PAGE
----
Silent Violence in the Ottoman Empire

with Özge Ertem & Graham Pitts

hosted by Chris Gratien

Although seldom presented as such, famine, hunger, and disease were major forces influencing and shaping life in the countryside of the Ottoman Empire from its beginning until its final years. In this episode, we discuss the global conversation surrounding famine, colonialism, and the world economy during the late-nineteenth and early-twentieth centuries. Özge Ertem weighs in with a discussion of her research on Anatolian famines of the 1870s, which claimed more than a quarter-million lives, and Graham Pitts talks about famine in Mount Lebanon during the First World War, which killed roughly a third of the population in that region. 

Özge Ertem received her Ph.D. in 2012 from the Department of History and Civilization at European University Institute in Florence. She is currently Head Librarian at Koç University RCAC in Istanbul. (see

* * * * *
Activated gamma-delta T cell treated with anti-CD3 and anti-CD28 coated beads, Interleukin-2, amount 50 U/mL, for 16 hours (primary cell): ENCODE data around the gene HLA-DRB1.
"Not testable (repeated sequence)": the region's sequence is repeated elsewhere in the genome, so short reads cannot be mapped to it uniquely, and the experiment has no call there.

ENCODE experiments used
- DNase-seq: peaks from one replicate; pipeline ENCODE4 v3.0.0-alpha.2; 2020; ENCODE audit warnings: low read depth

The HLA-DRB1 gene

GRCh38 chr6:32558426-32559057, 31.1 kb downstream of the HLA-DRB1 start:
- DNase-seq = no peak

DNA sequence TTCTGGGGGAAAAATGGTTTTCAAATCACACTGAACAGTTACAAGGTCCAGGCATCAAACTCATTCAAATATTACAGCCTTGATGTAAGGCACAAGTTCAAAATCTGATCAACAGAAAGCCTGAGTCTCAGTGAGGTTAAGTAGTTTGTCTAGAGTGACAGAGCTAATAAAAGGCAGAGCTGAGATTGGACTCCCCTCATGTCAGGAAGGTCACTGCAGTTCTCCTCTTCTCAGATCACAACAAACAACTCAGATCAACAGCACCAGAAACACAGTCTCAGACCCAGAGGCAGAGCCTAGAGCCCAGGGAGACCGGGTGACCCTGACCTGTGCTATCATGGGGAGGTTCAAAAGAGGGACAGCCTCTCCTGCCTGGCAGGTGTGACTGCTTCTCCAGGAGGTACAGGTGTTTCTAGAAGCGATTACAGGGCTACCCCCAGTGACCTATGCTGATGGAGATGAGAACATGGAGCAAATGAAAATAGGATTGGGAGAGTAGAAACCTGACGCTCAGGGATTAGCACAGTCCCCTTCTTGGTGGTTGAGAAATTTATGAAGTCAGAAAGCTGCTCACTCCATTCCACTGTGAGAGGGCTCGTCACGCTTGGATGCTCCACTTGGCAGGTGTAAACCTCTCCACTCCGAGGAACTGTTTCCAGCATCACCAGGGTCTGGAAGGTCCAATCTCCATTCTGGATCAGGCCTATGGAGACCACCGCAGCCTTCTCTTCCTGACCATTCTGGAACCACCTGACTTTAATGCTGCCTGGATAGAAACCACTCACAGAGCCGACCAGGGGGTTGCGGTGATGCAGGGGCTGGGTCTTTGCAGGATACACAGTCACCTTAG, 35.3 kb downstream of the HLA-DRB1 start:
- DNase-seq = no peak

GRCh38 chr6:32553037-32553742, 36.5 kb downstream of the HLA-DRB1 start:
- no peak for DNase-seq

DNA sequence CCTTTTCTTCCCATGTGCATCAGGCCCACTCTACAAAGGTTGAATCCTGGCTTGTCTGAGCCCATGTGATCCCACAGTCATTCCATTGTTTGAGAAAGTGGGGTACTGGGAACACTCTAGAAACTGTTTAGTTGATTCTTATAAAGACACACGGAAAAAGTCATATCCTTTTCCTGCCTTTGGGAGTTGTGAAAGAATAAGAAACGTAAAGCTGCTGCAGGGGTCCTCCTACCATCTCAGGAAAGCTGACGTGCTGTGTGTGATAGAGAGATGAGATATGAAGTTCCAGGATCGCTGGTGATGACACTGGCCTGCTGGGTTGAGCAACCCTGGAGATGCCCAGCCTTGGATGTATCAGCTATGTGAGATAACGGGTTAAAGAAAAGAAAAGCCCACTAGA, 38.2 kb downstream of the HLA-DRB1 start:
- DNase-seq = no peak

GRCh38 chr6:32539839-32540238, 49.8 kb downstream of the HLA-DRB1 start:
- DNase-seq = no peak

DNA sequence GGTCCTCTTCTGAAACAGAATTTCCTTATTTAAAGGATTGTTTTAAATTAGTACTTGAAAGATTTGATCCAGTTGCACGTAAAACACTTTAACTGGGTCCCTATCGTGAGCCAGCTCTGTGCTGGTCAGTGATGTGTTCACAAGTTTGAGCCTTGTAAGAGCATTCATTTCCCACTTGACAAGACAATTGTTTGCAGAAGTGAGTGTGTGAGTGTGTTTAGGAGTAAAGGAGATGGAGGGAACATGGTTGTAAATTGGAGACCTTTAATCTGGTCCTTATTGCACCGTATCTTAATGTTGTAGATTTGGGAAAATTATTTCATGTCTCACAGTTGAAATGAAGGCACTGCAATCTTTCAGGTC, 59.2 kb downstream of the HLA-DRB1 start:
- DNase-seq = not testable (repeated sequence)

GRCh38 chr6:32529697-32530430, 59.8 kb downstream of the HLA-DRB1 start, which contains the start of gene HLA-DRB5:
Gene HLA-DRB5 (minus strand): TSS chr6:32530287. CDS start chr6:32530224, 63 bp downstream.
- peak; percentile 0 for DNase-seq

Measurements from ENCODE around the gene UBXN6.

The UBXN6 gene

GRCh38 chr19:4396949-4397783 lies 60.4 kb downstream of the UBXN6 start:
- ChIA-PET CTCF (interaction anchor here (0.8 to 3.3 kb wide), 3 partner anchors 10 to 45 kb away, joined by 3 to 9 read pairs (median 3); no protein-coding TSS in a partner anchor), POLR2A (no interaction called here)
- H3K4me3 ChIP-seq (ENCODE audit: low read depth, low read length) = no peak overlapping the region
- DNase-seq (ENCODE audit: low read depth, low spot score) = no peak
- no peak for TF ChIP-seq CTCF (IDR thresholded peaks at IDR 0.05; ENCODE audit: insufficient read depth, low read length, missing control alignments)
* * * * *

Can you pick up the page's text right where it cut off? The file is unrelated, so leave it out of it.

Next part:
Chris Gratien is a doctoral candidate at Georgetown University researching the social and environmental history of the Ottoman Empire and the modern Middle East. (see
Graham Pitts is a doctoral candidate at Georgetown University researching the environmental history of Lebanon. (see

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Ajay, Nicholas Z. Mount Lebanon and the Wilayah of Beirut, 1914-1918: the war years. Diss. Georgetown University, 1972.

Ayalon, Yaron. “Famines, Earthquakes, Plagues: Natural Disasters in Ottoman Syria in the
writings of visitors.” The Journal of Ottoman Studies, XXXII, (Istanbul: 2008): 203-27.

Davis, Mike. Late Victorian Holocausts: El Nino Famines and the Making of the Third
World. New York: Verso, 2001.

Ertem, Özge. Eating the Last Seed: Famine, empire, survival and order in Ottoman Anatolia in the late 19th century. Diss. European University Institute, 2012.

Ó Gráda, Cormac. Famine: A Short History. Princeton, N.J.: Princeton University Press, 2009.

Sen, Amartya. Poverty and Famines: An Essay on Entitlement and Deprivation. Oxford: Clarendon Press, 1981.

Tanielian, Melanie. The War of Famine: Everyday Life in Wartime Beirut and Mount Lebanon (1914-1918). Diss., University of California, Berkeley, 2012.

Watts, Michael. Silent Violence: Food, Famine, & Peasantry in Northern Nigeria. Berkeley: University of California Press, 1983.


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